Unless you have enough artistic skill to draw a card illustration yourself - in which case, you're away - you'll need to hunt out suitable clip-art. There used to be more clip-art packages around than there are now, but you can still find good libraries with thousands of images for a few pounds. Try the £10 software stands in Staples or PC World, or look at products like Avanquest's Art Explosion.
If you want free clip-art, beware of sites offering Royalty-Free clips. This doesn't mean you don't have to pay for them, just that it's a one-off payment, rather than a per-use royalty. A good place to start is the Open Clip Art Library, which has around 7,000 images completely free.
If using bitmap clip-art, with file types like jpg, tif or png, don't stretch an image too much to make it fit the card, or you'll start to notice jagged edges to lines and curves. A good rule is not to enlarge an image to more than double its ‘natural' size. By natural size, we mean the size that its resolution dictates. You can see what this size is in Page Plus by doing this:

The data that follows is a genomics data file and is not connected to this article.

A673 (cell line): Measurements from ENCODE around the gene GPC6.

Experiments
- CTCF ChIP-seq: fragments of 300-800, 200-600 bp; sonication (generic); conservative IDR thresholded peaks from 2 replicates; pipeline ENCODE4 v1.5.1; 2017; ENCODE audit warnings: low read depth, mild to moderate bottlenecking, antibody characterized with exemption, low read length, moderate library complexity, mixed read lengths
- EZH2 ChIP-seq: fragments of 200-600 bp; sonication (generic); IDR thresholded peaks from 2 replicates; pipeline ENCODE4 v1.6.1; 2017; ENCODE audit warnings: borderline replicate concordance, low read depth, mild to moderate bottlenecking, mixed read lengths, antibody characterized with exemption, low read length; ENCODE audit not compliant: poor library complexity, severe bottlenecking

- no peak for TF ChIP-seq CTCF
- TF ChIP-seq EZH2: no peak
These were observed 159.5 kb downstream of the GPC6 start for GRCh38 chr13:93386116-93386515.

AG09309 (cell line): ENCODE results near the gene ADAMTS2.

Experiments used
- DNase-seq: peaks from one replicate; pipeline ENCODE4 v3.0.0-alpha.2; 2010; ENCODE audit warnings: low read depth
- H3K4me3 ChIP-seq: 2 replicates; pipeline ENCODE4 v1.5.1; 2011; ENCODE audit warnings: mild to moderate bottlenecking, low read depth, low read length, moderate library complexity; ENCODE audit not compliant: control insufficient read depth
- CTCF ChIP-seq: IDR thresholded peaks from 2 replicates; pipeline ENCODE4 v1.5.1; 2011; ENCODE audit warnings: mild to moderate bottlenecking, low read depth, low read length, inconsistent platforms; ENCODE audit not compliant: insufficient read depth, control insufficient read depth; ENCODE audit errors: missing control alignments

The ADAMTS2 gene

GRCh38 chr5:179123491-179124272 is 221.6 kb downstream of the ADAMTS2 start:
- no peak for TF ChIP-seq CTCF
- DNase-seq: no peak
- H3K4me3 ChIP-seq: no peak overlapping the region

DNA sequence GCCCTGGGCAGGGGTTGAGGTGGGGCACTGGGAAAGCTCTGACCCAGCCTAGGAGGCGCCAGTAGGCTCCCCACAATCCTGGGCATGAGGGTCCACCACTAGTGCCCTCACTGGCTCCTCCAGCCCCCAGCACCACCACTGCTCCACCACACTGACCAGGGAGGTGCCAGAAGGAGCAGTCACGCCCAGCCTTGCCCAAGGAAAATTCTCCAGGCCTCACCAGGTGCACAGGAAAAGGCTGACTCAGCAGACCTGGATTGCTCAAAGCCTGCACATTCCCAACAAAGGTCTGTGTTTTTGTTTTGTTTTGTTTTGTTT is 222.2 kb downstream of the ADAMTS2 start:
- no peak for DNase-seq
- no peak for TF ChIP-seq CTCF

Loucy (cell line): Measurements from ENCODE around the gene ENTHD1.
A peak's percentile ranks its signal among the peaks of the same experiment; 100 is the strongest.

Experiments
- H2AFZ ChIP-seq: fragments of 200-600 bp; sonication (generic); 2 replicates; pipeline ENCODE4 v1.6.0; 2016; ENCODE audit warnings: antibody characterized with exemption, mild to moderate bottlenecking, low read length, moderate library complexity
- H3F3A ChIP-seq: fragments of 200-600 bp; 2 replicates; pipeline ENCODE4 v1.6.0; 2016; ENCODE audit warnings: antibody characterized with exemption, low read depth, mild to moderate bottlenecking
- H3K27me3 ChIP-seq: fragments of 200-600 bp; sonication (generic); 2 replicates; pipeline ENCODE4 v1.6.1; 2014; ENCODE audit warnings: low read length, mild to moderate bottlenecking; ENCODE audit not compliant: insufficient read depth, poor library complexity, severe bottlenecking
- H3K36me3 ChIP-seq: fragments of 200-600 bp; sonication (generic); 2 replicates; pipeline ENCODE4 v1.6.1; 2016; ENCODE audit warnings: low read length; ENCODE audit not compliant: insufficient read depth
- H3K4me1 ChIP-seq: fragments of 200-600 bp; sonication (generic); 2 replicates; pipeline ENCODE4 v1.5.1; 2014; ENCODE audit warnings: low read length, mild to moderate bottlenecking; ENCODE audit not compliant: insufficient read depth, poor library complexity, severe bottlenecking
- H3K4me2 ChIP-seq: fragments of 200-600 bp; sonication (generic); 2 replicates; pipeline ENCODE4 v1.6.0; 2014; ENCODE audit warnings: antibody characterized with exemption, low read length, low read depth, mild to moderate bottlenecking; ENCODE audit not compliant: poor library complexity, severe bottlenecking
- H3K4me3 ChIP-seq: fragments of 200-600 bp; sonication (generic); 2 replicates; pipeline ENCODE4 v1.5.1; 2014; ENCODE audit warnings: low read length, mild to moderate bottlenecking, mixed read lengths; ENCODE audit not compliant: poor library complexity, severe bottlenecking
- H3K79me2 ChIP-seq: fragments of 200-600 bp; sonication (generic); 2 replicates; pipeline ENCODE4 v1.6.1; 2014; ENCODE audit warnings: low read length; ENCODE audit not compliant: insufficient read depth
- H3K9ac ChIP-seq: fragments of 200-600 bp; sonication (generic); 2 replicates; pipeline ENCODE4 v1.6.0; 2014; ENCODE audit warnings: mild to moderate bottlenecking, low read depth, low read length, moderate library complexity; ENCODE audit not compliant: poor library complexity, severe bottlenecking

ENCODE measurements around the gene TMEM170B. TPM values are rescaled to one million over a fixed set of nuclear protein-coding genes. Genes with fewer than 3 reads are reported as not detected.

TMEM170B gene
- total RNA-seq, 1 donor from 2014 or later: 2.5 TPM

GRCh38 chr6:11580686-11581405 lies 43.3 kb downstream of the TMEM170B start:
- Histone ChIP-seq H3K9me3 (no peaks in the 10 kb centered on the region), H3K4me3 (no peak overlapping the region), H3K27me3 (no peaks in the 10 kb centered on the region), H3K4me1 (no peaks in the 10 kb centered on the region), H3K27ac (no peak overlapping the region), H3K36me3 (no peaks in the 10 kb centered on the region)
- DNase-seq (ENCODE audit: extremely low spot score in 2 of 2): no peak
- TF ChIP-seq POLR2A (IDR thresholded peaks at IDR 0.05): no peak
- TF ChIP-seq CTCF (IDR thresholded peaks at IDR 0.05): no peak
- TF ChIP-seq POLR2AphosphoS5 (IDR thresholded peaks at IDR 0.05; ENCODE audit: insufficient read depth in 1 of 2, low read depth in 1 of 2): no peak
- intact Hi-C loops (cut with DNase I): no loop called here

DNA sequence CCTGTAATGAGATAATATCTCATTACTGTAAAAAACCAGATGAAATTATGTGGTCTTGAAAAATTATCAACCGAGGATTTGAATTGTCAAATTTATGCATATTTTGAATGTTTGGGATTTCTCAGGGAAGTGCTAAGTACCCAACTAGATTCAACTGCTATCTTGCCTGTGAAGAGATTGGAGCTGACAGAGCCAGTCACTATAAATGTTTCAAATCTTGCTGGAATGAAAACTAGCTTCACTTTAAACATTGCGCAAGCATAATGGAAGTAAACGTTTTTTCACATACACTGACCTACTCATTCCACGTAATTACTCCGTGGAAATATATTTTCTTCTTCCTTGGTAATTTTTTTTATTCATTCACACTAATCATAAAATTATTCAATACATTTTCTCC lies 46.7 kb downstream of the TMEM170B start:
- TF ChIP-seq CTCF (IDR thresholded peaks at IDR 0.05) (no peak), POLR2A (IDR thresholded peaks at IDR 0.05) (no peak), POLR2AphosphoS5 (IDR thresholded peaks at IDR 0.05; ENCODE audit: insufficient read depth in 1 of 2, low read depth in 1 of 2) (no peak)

1. Click Picture, From file on the Insert menu and browse to the clipart you want to check.
2. When the file has loaded, the mouse pointer changes to a plus sign and rectangle. Rather than stretching out a picture frame with this tool, just double-click anywhere on the page and the clipart will be placed at its natural size.
Once you've selected a clip, insert it and adjust its size - if you enlarge or reduce a picture frame using its corner handles, it'll maintain the frame's aspect ratio and you won't get elongated or squashed images.
Many clips are produced in black and white only, but this needn't prevent it being used in colour on a card. Once the clip is imported, its main colour can be changed by selecting the Swatches tab in the panel on the right, clicking the fill icon and selecting a colour from the palette.